Working from home? Or living at work? Pandemic puts new stress on workers
Workers and mental health professional discuss the struggles and best practices for working from home
TOLEDO, Ohio (WTVG) - After almost a year since so many professionals started working from home, many are noticing they feel more like they are living at work.
The process is different for everyone, and mental health experts say this can still be a balancing act.
“It’s been a learning experience, it’s great I love it, I hope it continues,” says Tosha Lilac-McIntyre, who’s been working remotely since the Spring of 2020. Tosha tells us how she enjoys exercising with a desk-elliptical during meetings to keep her engaged and says having an established routine for waking up and getting ready for work has also helped her.
“I think I’m way more productive than what I was, what does it really matter, I’m getting the work done, and I think I’m working harder,” says Lilac-McIntyre.
Other professions, especially the performing arts, aren’t as acclimated to working from home. Claire Bechard is a dance instructor who has since been preparing and teaching classes in her living room.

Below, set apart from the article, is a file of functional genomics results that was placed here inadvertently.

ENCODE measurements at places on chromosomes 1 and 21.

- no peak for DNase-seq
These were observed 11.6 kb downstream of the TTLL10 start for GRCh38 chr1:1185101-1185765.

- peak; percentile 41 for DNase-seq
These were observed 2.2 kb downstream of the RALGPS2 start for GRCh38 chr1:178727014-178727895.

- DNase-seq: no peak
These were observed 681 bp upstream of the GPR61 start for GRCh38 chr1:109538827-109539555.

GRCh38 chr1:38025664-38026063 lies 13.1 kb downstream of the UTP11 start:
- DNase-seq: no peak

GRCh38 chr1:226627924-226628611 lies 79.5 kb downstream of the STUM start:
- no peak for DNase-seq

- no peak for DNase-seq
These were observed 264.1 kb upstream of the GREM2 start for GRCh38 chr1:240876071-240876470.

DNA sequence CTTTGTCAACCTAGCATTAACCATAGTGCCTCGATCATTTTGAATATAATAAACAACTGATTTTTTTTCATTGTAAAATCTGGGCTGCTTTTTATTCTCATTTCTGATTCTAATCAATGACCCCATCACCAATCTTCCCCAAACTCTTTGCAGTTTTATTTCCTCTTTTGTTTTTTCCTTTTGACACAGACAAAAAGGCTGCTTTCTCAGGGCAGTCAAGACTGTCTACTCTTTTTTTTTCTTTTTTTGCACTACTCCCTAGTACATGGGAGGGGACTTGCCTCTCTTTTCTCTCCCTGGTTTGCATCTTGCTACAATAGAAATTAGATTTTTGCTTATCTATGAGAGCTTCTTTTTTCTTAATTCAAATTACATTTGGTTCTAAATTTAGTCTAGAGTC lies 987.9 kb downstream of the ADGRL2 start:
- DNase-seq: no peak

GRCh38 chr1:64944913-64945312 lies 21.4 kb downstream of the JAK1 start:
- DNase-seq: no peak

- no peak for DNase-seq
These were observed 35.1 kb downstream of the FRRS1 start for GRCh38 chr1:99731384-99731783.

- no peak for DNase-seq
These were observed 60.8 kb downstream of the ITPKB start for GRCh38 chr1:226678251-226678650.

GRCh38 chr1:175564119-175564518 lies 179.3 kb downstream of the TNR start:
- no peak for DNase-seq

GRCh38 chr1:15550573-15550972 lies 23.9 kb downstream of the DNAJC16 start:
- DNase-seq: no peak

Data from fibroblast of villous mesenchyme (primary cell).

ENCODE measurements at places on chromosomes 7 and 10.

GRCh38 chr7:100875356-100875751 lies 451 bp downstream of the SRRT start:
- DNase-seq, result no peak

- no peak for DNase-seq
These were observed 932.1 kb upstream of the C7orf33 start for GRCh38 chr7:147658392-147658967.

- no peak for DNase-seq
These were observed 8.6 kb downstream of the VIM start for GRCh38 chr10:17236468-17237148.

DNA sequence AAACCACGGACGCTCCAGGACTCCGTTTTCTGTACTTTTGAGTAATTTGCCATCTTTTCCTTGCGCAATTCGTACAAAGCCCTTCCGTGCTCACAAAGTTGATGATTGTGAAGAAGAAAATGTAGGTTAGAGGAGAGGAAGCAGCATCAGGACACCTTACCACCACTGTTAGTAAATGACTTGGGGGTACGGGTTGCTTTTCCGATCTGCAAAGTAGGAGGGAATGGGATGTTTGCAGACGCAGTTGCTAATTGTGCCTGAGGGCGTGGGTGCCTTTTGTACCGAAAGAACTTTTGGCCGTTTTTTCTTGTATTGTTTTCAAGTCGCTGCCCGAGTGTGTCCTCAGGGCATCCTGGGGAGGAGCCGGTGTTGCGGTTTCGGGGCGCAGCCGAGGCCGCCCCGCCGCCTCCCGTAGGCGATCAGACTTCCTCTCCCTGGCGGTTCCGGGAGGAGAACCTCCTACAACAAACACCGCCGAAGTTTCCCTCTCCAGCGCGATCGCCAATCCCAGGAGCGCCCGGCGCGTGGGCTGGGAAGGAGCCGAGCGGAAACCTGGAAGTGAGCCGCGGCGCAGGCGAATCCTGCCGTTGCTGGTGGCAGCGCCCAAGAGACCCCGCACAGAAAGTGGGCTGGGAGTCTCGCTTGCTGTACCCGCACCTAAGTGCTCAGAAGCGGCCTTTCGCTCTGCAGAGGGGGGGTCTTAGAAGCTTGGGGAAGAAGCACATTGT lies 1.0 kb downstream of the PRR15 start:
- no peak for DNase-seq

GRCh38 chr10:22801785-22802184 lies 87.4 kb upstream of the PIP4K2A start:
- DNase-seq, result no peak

“There was that awesome separation that isn’t there anymore,” says Bechard about the inability to use a dance studio and the loss of the specialized floors and mirror walls that come with them.
“Now I have to take all my professional seriousness and put it in my living room, and that’s really challenging because you can’t leave your work when your work is on a laptop or your phone,” adds Bechard.
Local therapist and Executive Director of The Willow Center, Erin Wiley says much of this depends on someone’s career field and personality.
For people who work in an office, a commute is usually a great transition time to prepare for going to work and coming home.
“When people don’t have that, they’re more likely to check their email more often. They’re more likely to stay up late and work on things,” says Wiley.
To cut back on stress, Wiley suggests setting boundaries for yourself, physically and mentally.
“For people struggling, even if it’s separate sides of their bedroom, have an area for sleep and rest and have an area that’s designated for work so you tell your mind ‘I’m resting, I’m working,’” Wiley said.
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